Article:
Three in five financial planners are looking to exit the industry in the near future, according to mergers and acquisitions broker Gunner & Co.
In a February survey of more than 100 respondents, 59 per cent of financial planners said they were looking to sell their firm in the next three years.
Nearly two-thirds (63 per cent) cited retirement as their main motivation for approaching a sale.
But the survey also found that selling a business a number of years before retirement was popular, with a third (34 per cent) of respondents saying they were motivated by future-proofing their business.
According to the research, 77 per cent would prefer an outright external sale over management buy-outs (10 per cent) or local mergers (8 per cent).
Two-thirds (67 per cent) would consider selling to large regional buyers, while 43 per cent would be open to considering a consolidator. Fewer than one in 10 (8 per cent) suggested they would sell to a restricted buyer.
Louise Jeffreys, managing director of Gunner & Co., said: “Mergers, management buy-outs and management buy-ins are notoriously hard to execute, despite often being an aspirational preference for business owners.
“Whilst they can afford the business a level of continuity a consolidator-style buyer can’t, they are fraught with challenges around identifying the right successors, agreeing the value and fund raising.”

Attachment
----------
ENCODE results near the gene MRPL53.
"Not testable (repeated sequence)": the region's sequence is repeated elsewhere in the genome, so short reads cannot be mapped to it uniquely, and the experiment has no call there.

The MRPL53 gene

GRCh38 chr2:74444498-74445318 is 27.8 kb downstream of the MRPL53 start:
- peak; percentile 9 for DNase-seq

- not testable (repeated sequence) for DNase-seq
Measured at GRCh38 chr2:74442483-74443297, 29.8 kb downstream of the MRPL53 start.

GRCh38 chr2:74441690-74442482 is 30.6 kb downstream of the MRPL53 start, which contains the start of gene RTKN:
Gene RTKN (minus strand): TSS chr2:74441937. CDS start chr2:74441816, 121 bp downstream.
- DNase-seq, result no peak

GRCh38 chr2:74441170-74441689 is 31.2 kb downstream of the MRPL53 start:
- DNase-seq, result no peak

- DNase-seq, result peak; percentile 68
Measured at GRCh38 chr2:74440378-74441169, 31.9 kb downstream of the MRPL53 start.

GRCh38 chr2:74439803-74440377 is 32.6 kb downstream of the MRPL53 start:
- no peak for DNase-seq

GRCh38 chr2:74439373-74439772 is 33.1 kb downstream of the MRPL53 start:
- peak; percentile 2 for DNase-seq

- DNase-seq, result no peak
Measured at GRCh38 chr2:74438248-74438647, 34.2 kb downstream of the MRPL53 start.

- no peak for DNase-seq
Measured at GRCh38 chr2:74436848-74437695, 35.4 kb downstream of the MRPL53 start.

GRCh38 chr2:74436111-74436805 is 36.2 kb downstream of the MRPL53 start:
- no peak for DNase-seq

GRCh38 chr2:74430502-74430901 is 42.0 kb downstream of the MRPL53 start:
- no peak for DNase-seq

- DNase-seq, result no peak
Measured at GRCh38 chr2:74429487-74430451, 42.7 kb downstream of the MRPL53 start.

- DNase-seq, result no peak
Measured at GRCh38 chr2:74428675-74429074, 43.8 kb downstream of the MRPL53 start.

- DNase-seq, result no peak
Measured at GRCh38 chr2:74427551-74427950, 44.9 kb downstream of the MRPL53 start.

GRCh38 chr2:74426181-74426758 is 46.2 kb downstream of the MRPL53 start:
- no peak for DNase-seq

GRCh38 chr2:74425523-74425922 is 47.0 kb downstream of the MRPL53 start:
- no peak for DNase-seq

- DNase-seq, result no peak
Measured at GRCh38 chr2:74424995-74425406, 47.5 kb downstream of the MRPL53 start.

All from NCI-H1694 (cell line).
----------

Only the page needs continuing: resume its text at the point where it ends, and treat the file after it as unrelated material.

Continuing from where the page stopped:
The broker previously said it was expecting three-quarters of its annual transaction volumes to happen in the first quarter of this year.
Jeffreys told FTAdviser last year: “The momentum to sell brought on by the pandemic, the continued ageing of small business owners in this profession, the lure of private equity money into the buying market diversifying the options a seller has, and all the owners that put it off in 2020, will mean that transactions could explode [this] year.”
But advisers looking to sell their business have been warned not to underestimate the threat of professional indemnity insurance cover, which experts have warned can kill a deal.
Firms with no defined benefit transfers on their books have also been described as "significantly more attractive" to buyers on the acquisition trail, although consolidators have found most sellers have activity in this area.
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